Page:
In Paris, the four of us found a café, and then we sat on the banks of the Seine and made up songs about our evening. I still get texts from one of these friends, every New Year: bonne annee, the salutation of every man who tried to touch us. I can laugh about it, because I was loud. I was loud, and they retreated.

I am a woman. I will raise my voice when the need arises.

 

Photos are of Madaleine Sorkin in Krabi, Thailand — far and away the best climber, male or female, I’ve ever met. 

Protection and propriety

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On this Valentine’s Day, I hope the single women do not feel like they are less than — particularly where safety is involved.

Over a decade ago, back when I worked at a college newspaper, all the editors had a meeting to discuss the way we were going to cover an alleged sexual assault case. The paper had initially reported it by naming the supposed rapist and leaving the supposed victim unnamed, as is standard procedure for sexual assault cases. However, there appeared to be some serious flaws in the story, and it was looking like a probable, though not absolute, false accusation. Honestly, I don’t remember the precise details of the case, but the question on the table was, in reporting these newest developments, if we named her or not. The guy writing the story really wanted to. He argued his case, and I could see his point: it wasn’t fair that he should be named as a possible rapist if she wasn’t getting named as a possible liar. We put it to a vote. The vote was tied. I was the last to vote, because, apparently, I was the most torn.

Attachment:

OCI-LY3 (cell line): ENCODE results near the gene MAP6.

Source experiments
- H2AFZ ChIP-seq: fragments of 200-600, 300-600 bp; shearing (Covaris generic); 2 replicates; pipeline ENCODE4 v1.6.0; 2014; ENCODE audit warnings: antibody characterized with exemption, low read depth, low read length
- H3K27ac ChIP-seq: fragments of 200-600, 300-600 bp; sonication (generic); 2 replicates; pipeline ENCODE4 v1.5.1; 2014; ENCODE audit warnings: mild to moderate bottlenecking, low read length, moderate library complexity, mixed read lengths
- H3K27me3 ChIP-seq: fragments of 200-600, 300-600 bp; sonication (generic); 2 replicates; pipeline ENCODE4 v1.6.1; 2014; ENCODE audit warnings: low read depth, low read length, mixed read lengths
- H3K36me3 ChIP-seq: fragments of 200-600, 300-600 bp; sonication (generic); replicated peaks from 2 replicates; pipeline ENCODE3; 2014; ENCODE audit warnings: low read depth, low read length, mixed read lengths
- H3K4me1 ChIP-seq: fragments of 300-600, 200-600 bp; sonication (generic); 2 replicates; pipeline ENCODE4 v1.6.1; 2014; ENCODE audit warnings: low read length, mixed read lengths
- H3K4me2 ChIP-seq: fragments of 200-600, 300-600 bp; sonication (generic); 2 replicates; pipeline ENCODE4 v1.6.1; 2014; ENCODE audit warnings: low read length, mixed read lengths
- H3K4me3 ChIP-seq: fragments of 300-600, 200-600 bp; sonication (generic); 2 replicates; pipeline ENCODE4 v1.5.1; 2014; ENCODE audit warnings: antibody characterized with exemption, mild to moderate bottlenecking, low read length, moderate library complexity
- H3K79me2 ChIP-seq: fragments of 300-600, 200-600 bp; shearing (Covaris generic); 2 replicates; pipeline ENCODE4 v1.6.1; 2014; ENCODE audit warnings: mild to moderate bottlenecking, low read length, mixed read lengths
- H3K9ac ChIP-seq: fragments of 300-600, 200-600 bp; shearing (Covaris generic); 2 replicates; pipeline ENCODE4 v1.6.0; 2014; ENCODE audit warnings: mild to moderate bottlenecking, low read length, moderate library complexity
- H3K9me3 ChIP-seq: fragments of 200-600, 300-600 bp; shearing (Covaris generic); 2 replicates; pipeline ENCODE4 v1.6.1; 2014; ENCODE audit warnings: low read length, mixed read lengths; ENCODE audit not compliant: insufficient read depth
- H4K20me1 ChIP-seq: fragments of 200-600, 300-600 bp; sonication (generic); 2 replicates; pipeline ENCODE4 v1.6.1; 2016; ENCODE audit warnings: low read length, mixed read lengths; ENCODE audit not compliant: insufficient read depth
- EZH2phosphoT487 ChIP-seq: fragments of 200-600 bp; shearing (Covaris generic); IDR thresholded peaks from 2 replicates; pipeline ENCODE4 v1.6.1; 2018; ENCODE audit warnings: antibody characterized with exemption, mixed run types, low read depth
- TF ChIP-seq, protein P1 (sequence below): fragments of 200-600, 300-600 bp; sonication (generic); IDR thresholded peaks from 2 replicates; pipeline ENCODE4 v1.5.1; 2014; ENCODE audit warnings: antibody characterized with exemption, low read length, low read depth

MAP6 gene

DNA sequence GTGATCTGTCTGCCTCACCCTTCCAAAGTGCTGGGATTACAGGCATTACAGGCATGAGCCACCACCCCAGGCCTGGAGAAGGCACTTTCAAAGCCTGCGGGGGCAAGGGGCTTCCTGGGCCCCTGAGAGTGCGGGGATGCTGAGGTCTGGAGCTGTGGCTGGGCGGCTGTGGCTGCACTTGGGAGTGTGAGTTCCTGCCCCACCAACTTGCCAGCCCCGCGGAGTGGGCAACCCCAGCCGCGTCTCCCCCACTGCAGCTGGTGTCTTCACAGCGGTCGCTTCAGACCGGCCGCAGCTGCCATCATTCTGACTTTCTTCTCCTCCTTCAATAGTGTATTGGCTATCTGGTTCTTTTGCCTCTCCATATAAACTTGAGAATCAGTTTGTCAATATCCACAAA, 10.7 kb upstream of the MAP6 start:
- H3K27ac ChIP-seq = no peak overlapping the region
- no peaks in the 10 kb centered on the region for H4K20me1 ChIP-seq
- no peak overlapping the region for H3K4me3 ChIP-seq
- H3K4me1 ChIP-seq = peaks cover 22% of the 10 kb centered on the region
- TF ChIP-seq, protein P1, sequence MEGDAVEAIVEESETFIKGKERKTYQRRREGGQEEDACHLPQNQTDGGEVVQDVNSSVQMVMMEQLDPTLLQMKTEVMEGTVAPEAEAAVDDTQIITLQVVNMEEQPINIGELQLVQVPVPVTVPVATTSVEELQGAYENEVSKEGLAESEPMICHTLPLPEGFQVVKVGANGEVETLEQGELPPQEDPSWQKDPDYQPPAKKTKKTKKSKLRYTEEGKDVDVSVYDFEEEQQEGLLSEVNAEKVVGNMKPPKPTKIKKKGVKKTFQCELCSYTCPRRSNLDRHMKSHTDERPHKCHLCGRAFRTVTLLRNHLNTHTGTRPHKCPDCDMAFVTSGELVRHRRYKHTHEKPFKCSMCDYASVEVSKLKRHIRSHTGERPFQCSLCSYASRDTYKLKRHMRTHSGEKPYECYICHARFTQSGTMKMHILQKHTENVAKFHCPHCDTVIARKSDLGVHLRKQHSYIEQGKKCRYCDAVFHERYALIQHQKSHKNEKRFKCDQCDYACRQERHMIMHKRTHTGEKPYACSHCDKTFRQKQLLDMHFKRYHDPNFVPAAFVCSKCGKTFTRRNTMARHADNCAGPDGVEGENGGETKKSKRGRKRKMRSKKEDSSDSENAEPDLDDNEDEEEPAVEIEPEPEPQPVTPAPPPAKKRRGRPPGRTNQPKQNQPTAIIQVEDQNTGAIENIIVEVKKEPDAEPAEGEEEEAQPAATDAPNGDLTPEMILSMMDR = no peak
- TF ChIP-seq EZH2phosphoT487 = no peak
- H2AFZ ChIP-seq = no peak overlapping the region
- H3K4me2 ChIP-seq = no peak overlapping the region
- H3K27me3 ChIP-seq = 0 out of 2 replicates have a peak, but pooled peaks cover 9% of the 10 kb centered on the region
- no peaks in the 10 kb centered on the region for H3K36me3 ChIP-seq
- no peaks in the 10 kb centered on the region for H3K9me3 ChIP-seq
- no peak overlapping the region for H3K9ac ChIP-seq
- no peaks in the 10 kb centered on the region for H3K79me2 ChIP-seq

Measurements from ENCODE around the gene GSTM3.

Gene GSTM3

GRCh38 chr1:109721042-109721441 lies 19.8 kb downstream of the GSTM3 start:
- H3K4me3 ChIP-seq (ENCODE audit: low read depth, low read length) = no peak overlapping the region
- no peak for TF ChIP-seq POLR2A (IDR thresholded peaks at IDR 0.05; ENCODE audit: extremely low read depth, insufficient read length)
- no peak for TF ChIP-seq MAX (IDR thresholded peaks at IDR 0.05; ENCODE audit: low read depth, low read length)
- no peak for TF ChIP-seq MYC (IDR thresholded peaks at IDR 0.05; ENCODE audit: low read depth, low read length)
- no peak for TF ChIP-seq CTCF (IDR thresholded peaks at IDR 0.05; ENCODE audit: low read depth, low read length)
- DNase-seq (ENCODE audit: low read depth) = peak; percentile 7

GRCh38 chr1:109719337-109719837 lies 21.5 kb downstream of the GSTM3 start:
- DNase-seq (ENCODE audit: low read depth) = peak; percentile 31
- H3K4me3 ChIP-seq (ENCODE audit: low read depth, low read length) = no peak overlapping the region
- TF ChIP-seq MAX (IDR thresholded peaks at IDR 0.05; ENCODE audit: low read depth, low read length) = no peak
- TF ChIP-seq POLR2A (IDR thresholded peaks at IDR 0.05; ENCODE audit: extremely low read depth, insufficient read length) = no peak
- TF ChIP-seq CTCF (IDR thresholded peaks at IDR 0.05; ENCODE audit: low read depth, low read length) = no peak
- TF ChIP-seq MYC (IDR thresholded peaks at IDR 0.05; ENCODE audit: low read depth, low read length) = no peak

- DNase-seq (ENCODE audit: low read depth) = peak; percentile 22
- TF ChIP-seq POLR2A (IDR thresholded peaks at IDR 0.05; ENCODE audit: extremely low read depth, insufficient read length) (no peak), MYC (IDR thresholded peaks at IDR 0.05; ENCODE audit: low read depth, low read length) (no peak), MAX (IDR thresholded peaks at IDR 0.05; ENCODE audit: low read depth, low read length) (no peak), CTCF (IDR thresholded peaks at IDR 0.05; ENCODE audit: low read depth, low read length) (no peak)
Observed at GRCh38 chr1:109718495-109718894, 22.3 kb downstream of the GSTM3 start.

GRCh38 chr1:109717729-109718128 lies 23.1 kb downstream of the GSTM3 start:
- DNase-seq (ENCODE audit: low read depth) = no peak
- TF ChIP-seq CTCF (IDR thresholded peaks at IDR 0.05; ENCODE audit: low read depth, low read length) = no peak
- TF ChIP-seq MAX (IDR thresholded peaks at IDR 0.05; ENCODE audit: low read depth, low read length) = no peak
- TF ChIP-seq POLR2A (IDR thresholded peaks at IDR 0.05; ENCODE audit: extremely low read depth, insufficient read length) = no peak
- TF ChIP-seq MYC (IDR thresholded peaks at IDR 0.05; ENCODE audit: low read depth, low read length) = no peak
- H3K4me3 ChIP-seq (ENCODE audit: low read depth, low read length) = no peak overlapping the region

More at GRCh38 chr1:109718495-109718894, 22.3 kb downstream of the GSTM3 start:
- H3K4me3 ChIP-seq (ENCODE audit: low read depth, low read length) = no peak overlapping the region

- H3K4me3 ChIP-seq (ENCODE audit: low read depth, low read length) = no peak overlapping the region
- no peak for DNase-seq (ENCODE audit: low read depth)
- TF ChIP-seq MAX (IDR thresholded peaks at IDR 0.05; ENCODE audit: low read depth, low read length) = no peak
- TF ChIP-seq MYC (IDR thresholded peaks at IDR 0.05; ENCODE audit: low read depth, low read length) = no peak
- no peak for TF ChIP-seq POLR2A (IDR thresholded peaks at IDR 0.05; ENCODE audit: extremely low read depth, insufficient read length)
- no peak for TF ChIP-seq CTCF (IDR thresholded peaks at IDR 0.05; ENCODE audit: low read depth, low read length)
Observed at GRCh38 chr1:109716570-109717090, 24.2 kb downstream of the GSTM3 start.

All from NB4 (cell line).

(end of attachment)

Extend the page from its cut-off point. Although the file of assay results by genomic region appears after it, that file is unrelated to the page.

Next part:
In the end, I voted against naming her. I couldn’t really explain why. At that point, I was fairly conservative (never kissed anyone, never been drunk, voted Republican) and would not have called myself a feminist.

I know why now. Because teaching her a lesson in public humiliation seemed far less important than preserving a code of ethics designed to keep victims of sexual assault safe.